• Responsibility on all of us – govt, parents, schools, youth groups, etc. We shape the environment, and we can’t put all the pressure on parents, although children are looking for boundaries so also parents can’t put everything onto legislation … how much trust do we put in the social media companies – need to be questioning what they are doing, ensure they are being held accountable – they have a lot of power (but then so have other groups in the past). Need to teach strong values – what happens online is offline accelerated – if children are taught that x is wrong, and understand why – less likely to undertake unhealthy habits such as bullying. Question of addiction – v few are truly addicted (self-definition)– those who are need help … need to look at own habits (we’re role models), and demonstrate healthy use. E.g.. putting phone to one side for time together, playing board games … but not demonizing tech.
  • Paranoia – many of these things are not inherently bad – and screentime should be about quality not quantity… that doesn’t mean you can’t set screentime limits but question whether you would say the same thing if your child had their nose in a book for weeks on end (as I did when I grew up as had no TV) – why is digital ‘bad’ whereas the range of things that can be done on a device these days…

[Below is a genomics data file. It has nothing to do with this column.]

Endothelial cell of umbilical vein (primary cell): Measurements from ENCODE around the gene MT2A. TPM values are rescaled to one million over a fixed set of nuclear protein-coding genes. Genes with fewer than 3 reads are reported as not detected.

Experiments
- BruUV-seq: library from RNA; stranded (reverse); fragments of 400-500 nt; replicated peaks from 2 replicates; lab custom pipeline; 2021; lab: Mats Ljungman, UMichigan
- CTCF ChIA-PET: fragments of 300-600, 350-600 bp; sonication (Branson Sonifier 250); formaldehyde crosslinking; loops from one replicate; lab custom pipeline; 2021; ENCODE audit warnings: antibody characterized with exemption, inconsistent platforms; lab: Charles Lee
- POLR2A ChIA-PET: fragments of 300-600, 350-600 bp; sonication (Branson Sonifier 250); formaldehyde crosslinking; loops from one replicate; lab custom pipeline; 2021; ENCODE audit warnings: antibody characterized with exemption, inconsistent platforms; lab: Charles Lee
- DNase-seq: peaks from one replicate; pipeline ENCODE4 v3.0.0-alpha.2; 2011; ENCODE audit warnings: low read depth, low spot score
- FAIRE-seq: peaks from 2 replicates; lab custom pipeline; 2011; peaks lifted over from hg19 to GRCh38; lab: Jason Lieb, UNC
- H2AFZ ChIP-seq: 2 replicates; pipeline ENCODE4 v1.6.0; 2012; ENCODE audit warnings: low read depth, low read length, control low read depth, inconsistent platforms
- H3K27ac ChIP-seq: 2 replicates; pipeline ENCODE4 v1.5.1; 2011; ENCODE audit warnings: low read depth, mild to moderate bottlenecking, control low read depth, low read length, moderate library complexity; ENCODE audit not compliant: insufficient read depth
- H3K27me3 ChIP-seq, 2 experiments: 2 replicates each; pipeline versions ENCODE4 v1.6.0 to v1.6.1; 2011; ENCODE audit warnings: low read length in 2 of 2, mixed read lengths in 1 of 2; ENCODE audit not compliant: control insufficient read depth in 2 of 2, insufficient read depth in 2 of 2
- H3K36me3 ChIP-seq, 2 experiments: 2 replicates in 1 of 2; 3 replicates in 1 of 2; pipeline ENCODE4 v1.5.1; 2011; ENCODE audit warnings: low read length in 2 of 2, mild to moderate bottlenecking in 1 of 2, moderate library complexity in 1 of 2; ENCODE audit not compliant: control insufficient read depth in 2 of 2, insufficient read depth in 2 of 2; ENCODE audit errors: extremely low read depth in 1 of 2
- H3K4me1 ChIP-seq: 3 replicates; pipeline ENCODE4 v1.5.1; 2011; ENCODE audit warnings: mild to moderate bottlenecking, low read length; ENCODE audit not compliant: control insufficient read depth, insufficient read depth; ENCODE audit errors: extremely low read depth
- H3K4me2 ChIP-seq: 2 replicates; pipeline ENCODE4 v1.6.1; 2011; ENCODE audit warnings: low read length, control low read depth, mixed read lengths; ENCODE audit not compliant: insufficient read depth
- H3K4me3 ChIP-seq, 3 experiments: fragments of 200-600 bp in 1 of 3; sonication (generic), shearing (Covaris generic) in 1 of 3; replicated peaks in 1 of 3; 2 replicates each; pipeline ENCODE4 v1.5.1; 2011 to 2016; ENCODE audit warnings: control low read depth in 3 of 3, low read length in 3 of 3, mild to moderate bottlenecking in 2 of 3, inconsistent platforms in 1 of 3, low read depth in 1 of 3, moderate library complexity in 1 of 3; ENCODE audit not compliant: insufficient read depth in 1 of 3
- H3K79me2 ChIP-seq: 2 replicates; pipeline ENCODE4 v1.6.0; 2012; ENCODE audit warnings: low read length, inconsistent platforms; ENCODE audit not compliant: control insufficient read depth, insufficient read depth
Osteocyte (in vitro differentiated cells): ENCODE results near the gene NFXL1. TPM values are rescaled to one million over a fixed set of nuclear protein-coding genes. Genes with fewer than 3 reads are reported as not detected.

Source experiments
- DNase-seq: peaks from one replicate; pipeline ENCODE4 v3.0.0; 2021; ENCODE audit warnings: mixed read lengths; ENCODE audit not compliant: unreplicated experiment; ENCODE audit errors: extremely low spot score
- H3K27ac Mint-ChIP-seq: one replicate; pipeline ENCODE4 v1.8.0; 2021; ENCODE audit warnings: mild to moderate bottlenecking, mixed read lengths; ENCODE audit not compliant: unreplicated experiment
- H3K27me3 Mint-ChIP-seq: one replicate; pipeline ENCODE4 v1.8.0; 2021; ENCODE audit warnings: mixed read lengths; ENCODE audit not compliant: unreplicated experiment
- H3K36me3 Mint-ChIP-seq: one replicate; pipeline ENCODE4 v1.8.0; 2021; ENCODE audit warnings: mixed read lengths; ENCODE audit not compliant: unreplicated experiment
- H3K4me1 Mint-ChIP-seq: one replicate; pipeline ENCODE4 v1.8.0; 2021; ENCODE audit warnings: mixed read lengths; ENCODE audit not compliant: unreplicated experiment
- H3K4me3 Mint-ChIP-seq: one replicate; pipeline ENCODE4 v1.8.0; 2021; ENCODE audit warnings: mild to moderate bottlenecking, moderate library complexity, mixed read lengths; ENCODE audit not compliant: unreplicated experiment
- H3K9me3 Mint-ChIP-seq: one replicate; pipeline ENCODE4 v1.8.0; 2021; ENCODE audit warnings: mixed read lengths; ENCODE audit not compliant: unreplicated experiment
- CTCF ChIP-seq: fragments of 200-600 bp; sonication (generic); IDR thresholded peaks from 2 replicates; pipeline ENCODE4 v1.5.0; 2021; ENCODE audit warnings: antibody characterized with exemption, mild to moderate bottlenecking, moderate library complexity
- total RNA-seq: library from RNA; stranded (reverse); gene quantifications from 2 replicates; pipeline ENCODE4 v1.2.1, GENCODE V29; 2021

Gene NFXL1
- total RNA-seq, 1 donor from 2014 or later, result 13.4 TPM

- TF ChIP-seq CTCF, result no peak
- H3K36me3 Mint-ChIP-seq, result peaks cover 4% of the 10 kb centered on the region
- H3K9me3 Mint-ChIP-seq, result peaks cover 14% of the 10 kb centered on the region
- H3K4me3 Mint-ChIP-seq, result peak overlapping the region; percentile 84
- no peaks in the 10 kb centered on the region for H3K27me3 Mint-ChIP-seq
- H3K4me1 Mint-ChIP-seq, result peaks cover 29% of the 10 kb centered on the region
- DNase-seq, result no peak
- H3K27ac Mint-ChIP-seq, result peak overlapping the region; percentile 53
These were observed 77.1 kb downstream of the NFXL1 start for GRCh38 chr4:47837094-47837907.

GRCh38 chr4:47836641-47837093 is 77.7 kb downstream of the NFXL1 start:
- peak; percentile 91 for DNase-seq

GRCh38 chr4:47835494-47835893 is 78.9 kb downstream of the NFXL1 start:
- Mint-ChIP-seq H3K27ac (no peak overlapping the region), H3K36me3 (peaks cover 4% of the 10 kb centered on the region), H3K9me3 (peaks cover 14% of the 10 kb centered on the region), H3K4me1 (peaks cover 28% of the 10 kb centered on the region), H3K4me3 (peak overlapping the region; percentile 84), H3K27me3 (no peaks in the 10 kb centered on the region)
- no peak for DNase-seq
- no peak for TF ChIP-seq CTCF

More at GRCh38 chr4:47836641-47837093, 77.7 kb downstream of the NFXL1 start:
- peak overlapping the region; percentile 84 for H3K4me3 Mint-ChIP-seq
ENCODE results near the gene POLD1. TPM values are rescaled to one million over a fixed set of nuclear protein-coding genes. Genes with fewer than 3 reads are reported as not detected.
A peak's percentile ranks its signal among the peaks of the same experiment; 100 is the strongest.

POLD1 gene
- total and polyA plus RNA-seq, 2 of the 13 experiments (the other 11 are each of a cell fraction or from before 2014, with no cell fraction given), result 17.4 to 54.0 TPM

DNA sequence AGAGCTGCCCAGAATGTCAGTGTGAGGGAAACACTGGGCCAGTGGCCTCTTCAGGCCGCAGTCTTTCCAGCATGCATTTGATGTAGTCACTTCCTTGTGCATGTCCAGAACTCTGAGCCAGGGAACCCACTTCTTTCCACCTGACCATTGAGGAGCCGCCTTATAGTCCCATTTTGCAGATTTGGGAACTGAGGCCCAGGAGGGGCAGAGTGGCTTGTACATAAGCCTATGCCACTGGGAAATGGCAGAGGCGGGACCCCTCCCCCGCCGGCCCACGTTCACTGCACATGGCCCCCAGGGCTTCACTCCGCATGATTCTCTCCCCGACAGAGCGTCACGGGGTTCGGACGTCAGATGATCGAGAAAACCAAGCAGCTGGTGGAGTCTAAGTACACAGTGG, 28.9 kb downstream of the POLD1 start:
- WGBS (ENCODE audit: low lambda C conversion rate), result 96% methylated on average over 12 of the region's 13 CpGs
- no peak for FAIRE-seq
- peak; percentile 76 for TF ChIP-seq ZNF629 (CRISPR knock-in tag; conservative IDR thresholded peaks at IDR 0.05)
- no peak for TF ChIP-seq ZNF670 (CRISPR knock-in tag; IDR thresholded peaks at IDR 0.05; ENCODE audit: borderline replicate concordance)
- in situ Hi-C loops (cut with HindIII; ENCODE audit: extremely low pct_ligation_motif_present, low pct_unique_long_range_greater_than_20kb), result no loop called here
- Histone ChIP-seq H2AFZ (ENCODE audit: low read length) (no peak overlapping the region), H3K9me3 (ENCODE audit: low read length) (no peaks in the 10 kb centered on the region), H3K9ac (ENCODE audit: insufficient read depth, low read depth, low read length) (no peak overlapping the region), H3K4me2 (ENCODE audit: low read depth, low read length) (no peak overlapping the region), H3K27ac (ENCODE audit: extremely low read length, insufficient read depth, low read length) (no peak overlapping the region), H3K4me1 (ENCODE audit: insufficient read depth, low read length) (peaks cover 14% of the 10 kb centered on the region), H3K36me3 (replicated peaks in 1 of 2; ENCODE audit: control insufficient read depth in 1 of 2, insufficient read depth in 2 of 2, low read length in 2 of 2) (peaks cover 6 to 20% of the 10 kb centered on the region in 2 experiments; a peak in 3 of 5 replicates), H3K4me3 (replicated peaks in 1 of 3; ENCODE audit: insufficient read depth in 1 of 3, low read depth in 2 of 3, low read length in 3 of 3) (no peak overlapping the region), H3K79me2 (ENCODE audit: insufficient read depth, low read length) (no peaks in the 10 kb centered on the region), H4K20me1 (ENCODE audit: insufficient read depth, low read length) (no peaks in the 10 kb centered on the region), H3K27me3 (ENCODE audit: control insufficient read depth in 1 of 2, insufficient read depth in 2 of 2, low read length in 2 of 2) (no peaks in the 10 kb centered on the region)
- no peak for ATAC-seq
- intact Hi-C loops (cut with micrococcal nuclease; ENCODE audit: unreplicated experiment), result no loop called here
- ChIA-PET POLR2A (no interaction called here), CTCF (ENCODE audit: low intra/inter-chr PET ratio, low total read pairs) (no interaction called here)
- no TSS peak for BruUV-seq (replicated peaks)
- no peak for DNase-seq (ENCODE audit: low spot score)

And it appears that there’s a deadline of MONDAY on an APPG on young people/social media/mental health.

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Digiexplorer (not guru), Senior Lecturer in Digital Marketing @ Manchester Metropolitan University. Interested in digital literacy and digital culture  in the third sector (especially faith). Author of ‘Raising Children in a Digital Age’, regularly checks hashtag #DigitalParenting.